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and in the distribution of its assets, the United States is not a preferred creditor, under the general act of Congress which gives the United States a first preference in the distribution of insolvent estates,' for the reason that the question is governed by a special statute, namely, the National Bank Act, and the special statute creates no such preference. Nor can the United States take to itself a preference by claiming payment of its demand out of the surplus moneys remaining in its treasury accruing from proceeds of the bonds deposited as security for the circulating notes of the bank.

§ 7313. Fees and Expenses of the Winding up and Receivership.— The National Bank Act also provides as follows: "All fees for protesting the notes issued by any national bank. ing association shall be paid by the person procuring the protest to be made, and such association shall be liable therefor; but no part of the bonds deposited by such association shall be applied to the payment of such fees. All expenses of any preliminary or other examinations into the condition of any association shall be paid by such association. All expenses of any receivership shall be paid out of the assets of such association before distribution of the proceeds thereof."4

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$ 7314. Creditors Entitled to Interest.— The Comptroller, in making the distribution, should allow interest on the claims of creditors during the period of the administration

appropriating the surplus to the stockholders. Where a national bank held deposits, refusing to pay the same on demand, and thereafter a receiver was appointed, it was held that a depositor was entitled to interest from the date of his



Rev. Stats. U. S., 8 3466.

Cook County Nat. Bank v. United
States, 107 U. S. 445; reversing 8. c. 25
Int. Rev. Rec. 266; 2 Nat. Bank Cas.
128; 9 Biss. (U. S.) 55.

• Act of Cong. June 3, 1864, ch.

106, § 51; 13 U. S. Stats. at Large, &
115; Rev. Stats. U.S., 85238.

o Chemical Nat. Bank v. Bailey, 12
Blatchf. (U. S.) 480.

6 National Bank v. Mechanics' Nat. Bank, 94 U. S. 437; 8. c. 1 Nat. Bank Cas. 133.

$ 7315. Redemption of Circulating Notes. — The National Bank Act provides: “Immediately upon declaring the bonds of an association forfeited for non-payment of its notes, the Comptroller shall give notice, in such manner as the Secretary of the Treasury shall, by general rules or otherwise, direct, to the holders of the circulating notes of such association, to present them for payment at the treasury of the United States; and the same shall be paid as presented in lawful money of the United States; whereupon the Comptroller may, in his discretion, cancel an amount of bonds pledged by such association equal at current market rates, not exceeding par, to the notes paid.” 1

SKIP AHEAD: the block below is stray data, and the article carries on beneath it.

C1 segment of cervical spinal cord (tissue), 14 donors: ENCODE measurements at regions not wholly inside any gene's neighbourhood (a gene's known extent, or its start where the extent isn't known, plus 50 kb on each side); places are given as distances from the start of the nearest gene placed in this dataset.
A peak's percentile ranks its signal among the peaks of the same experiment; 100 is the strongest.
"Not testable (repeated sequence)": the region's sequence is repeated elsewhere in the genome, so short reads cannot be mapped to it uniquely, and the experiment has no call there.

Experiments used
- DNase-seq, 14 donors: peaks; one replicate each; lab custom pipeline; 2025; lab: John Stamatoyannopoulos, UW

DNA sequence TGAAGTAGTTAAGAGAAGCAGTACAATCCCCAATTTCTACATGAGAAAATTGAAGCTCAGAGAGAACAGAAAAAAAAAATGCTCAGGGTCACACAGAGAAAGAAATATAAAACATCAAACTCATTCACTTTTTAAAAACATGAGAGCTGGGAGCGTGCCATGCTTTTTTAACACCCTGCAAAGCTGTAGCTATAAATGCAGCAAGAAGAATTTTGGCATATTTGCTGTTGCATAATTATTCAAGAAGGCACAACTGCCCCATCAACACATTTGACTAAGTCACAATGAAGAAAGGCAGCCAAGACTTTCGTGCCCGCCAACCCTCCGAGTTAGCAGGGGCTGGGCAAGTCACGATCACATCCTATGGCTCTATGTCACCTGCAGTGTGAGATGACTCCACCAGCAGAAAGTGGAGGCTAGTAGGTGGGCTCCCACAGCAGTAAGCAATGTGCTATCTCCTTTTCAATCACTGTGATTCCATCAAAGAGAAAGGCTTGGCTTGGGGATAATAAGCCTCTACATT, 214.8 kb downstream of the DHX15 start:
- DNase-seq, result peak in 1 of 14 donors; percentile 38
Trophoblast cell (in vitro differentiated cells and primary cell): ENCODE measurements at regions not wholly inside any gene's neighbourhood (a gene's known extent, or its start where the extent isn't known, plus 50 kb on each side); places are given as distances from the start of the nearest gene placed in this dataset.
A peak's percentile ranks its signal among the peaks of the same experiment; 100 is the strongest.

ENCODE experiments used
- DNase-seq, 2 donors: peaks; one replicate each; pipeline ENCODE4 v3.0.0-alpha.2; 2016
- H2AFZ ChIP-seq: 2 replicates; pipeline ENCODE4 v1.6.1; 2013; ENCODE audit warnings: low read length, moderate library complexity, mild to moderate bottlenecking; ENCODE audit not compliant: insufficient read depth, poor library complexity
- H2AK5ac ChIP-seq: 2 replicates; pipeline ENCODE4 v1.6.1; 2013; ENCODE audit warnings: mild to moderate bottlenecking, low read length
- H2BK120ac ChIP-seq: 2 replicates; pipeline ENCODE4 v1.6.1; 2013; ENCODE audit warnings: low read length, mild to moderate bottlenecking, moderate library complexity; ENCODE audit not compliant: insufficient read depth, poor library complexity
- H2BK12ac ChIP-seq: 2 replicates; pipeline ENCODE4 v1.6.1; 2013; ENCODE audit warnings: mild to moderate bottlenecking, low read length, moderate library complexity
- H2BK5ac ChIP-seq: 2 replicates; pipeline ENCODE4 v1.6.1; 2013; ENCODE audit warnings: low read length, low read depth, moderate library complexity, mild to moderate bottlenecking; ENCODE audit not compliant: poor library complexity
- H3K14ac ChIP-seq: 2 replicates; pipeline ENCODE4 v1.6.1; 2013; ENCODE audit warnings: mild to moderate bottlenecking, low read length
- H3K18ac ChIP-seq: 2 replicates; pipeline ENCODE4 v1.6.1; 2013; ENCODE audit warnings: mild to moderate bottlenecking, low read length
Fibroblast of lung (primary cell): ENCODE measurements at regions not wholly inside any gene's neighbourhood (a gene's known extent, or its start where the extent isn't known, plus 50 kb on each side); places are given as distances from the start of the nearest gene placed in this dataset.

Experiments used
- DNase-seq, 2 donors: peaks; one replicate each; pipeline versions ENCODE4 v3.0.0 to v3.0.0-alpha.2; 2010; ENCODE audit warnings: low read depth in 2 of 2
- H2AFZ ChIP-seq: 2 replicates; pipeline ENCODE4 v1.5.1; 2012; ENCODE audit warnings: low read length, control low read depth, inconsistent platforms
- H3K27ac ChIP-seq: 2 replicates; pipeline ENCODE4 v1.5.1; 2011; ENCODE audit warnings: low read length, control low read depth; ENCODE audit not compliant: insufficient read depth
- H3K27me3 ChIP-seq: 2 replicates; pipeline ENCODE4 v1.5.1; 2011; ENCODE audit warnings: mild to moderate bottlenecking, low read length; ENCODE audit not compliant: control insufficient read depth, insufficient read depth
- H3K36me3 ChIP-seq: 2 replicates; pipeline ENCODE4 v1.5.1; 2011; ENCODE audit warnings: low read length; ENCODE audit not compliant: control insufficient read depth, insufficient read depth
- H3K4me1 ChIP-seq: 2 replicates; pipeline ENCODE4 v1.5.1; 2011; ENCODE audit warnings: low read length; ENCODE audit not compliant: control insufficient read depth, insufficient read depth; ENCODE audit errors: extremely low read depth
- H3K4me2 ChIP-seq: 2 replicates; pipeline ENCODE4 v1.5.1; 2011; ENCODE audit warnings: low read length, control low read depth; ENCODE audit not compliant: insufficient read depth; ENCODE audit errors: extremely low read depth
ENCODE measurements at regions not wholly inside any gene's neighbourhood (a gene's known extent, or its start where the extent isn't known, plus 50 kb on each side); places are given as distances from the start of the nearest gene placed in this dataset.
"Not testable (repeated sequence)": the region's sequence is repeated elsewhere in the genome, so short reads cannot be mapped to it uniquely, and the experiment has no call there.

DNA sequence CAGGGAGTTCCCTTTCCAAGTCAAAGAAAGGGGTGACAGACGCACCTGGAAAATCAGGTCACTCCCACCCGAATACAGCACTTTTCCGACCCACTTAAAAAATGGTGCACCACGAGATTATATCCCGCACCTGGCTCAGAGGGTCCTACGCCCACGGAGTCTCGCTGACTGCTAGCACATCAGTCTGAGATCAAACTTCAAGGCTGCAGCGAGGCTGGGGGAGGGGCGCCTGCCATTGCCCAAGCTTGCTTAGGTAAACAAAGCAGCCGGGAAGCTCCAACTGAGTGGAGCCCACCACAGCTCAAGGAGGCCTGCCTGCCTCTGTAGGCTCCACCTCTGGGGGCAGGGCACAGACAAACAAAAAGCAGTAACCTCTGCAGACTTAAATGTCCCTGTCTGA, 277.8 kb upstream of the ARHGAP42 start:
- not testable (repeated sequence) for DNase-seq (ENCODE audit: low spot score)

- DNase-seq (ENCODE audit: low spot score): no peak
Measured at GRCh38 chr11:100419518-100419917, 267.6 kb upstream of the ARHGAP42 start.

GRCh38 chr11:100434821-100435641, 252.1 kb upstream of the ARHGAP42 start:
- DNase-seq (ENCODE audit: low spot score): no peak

§ 7316. Enjoining Proceedings by Comptroller and Receiver. - The National Bank Act provides: “Whenever an association against which proceedings have been instituted, on account of any alleged refusal to redeem its circulating notes as aforesaid, denies having failed to do so, it may, at any time within ten days after it has been notified of the appointment of an agent, as provided in section 5227, apply to the nearest Circuit, or District, or Territorial court of the United States, to enjoin further proceedings in the premises; and such court, after citing the Comptroller of the Currency to show

" Act Cong. June 3, 1864, ch. 106, $ 47; 13 U. S.Stats. at Large, p. 114; Rev. Stats. U. S., 85229. By section 5230 it is provided that when the Comptroller becomes satisfied, under section 5226, or section 5227, of the bank's failure as there stated, he may, instead of canceling its bonds, sell the necessary amount of them at auction in New York City upon thirty days' notice to the bank; and that, for any deficiency in reimbursing the United States for redeeming its circulation, the United States has a paramount lien upon all its assets. As to this paramount lien, see Schmidt v. First Nat. Bank, 22 La. An. 314; 8. C. 1 Nat. Bank Cas. 505.

By section 5231 it is provided that the Comptroller may sell the bonds instead at private sale, receiving in exchange therefor, either money or the circulating notes of the bank, but not for less than par nor the market value, and that no sale, either public or private, shall be complete until the bonds are transferred according to the provisions of sections 5162, 5163, and 5164. By section 5232, the Secretary of the Treasury may regulate the disposition, after presentation, of the circulating notes presented at the Treasury for payment; and by section 5233 all such notes must be canceled upon being paid

cause why further proceedings should not be enjoined, and after the decision of the court or finding of a jury that such association has not refused to redeem its circulating notes, when legally presented, in the lawful money of the United States, shall make an order enjoining the Comptroller, and any receiver acting under his direction, from all further proceedings on account of such alleged refusal.”ı

§ 7317. Actions against National Banks after Commencement of Liquidation. - An action may be maintained against a national bank after the appointment of a receiver by the Comptroller of the Currency. So, an action may be prosecuted against a national bank, although it has resolved to go into liquidation, and has provided for its circulating notes under a statute already set out.' And where, after the suspension of a national bank and the appointment of a receiver,

a an action is brought against it in a State court, the receiver may be joined as a party defendant."

§ 7318. Defenses Available to the Receiver against Actions. — Where a creditor of a national bank brings an action against the bank and its receiver, upon a note upon which the bank is liable, it is not competent for the defendants to set up, by way of defense, that the note was void under the section of the National Bank Act, which provides that “no association shall at any time be indebted, or in any way liable, to an amount exceeding the amount of its capital stock, at such time actually paid in and remaining undiminished by losses or otherwise, except on account of demands of the nature following,”—the demand which gave rise to the indebtedness on the note not being within any of the exceptions.